By Mike Miccoli, Boston Bruins correspondent
At the All-Star break, Tim Thomas was a lock for the Vezina Trophy. If you spoke to a few more hockey pundits, they’d tell you why his name should belong in talks for the NHL’s Hart Trophy for most valuable player.
And why not, really? When Thomas was in net, the Boston Bruins were a better team.
Thomas was carrying a 24-5-6 record along with an unearthly goals-against-average of 1.85 and a .943 save percentage, two categories that to this day he still leads the league in. His seven shutouts put him in a tie for league best with Henrik Lundqvist and had already marked a career high for Thomas, set in only his 31st start of the season.
To say that the 36-year old was having a brilliant season may have been an understatement.
However during the Bruins’ recent four-game losing streak, some of Thomas’ flaws became more noticeable. Thomas, in net for three of those four losses, allowed a few soft goals reminiscent of gaffs in years past. The ‘wow’ factor was still there for Thomas, as were the big-time saves, but the smaller shots seemed to be the ones trickling in.
In Thomas’ last three starts, there have definitely been some noticeable mental errors. We saw it against Pittsburgh in overtime. After a turnover by Dennis Seidenberg, Dustin Jeffrey advanced alone down the slot and slipped the puck passed an already-down Thomas to win the game. In his next start against Buffalo, Thomas came out a bit too far to challenge the Sabres’ Tyler Ennis in overtime. After Ennis’ shot, Thomas was out of position enough to provide Brad Boyes with an empty-net rebound winning the game for Buffalo.
The next night in Long Island, Thomas looked tired against the New York Islanders. Thomas allowed three goals in the span of six-minutes between the 2nd and 3rd periods where the Islanders erased a two-goal lead by the Bruins, the B’s first regulation loss in 26 games after leading by two. Sure the defense looked out of sync and inexperienced against an up and coming Islanders team, but excuses are tough to defend on a losing bender against a team inferior to Boston’s. Thomas was first beat on a wraparound by Matt Moulson, followed by Michael Grabner popping in a loose rebound that Thomas loss control of and a final softie from Jack Hillen that clinched the win for the Islanders.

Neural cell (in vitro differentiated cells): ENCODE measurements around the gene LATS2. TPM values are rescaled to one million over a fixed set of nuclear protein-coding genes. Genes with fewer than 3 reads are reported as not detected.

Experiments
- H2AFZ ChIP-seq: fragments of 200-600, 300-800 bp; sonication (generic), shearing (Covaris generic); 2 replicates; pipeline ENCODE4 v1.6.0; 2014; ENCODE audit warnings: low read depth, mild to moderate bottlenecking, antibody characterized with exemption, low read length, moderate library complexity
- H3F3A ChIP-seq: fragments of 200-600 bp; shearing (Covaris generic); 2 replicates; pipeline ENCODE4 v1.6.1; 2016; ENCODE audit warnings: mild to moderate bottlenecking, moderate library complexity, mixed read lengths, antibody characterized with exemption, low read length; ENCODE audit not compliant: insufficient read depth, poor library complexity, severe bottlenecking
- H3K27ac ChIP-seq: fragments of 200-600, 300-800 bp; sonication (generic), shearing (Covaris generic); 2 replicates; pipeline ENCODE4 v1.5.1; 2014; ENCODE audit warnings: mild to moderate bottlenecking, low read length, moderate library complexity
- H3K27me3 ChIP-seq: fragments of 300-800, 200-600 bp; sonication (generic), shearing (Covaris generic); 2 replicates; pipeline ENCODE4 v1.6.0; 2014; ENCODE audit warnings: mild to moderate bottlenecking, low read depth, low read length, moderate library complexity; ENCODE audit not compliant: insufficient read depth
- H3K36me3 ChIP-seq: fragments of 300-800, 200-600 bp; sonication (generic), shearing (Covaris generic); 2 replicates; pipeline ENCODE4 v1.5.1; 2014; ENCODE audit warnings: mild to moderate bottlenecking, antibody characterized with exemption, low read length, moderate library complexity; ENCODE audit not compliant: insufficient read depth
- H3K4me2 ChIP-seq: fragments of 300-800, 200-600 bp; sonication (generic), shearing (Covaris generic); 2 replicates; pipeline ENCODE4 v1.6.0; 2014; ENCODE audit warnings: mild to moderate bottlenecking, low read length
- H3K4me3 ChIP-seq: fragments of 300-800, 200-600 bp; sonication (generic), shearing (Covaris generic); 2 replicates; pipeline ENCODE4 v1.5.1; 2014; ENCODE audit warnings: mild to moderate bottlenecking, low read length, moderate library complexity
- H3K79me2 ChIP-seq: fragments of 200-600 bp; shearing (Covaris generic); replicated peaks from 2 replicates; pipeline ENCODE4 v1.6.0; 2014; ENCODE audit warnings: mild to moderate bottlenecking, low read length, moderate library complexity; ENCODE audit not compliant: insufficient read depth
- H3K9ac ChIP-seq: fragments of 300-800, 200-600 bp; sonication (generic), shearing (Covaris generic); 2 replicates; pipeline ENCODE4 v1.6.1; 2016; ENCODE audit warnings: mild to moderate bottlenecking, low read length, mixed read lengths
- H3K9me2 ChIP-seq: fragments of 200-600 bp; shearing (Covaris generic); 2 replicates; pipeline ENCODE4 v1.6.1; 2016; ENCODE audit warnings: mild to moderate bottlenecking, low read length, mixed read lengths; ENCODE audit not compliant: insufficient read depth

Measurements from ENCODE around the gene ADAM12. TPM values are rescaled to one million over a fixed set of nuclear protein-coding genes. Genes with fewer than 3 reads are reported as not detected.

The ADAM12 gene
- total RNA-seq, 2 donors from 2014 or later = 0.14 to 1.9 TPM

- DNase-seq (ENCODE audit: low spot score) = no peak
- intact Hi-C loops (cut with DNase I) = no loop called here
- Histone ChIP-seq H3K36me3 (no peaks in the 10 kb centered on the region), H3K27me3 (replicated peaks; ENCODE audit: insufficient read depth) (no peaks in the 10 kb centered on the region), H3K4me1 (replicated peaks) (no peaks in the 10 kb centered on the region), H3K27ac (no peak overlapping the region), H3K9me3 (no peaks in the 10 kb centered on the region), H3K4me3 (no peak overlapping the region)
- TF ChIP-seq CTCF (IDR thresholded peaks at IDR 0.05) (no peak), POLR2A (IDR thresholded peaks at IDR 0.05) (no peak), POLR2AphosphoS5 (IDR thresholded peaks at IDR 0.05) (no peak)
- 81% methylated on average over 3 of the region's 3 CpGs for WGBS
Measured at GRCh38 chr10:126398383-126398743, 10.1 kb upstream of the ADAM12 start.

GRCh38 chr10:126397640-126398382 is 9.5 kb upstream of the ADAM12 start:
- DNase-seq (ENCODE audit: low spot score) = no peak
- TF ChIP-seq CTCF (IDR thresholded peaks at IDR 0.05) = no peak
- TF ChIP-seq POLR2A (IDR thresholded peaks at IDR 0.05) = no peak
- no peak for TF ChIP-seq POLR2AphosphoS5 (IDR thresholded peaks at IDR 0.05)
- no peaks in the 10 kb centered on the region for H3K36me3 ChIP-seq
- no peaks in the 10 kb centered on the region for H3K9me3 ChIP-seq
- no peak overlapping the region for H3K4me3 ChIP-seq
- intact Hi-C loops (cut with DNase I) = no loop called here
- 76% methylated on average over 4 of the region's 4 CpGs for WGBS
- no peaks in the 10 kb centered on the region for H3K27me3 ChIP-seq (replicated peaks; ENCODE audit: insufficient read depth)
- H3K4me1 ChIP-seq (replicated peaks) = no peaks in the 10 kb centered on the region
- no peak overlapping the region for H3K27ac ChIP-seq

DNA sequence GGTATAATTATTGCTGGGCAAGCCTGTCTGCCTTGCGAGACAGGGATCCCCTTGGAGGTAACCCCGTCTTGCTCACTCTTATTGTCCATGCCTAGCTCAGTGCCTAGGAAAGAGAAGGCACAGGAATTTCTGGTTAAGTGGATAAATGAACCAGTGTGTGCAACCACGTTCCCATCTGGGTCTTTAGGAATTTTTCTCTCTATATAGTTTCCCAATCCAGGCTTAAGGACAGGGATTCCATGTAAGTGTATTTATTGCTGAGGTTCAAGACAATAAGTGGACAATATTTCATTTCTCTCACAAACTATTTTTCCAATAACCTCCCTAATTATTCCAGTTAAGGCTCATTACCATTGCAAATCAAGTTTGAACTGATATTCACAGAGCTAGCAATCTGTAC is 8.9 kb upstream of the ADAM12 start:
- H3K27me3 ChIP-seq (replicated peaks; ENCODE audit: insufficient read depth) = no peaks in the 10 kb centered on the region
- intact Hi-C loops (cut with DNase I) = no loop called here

Each of these games came almost a month after Thomas allowed a season-high six goals in an emotional win against the Montreal Canadiens at home; a game where defense was pretty much secondary, anyway.
Thomas has slipped a bit after the All-Star break and the numbers don’t lie. In 12 games played, Thomas has a 5-4-2 record with a 2.74 goals-against-average and a .918 save percentage—pedestrian statistics after you look at Thomas’ stellar first half of the season. Thomas has yet to shutout a team since the break and has allowed 31 goals, close to half of the amount (65) allowed in his first 36 games played.
Maybe it’s just a slump for Thomas. The Bruins netminder was hot in late February/early March earning three straight wins against the Calgary Flames, Vancouver Canucks and the Tampa Bay Lightning while only allowing a goal in each game. The recent losses do magnify whatever problems there might be for the goalie. The mission, however, is clear for him and his team: Thomas must finish the season strong, especially with potential opponents in the Vezina race (and perhaps in the playoffs), playing so well.
Since the break, Montreal’s Carey Price has been the most impressive. THW colleague Steven Hindle points this out in a column from Monday.
Price’s record since the All-Star break in 16 games is 9-6-1 with a 2.08 G.A.A. and a .934 save percentage. Price also leads the league with 33 wins (he’s played in 59 games, 13 more than Thomas) and is second in the NHL with eight shutouts, one less than Thomas. Overall, his .924 save percentage and 2.29 G.A.A. is less than Thomas’, but the two on-ice rivals should both be in the discussion for top goaltender in the league, if not ultimately finishing one-and-two, one way or the other.
If Thomas is able to put the past few games behind him and return to his form from earlier in the season, he should be able to finish the season on a high-note, both for himself and for the Bruins.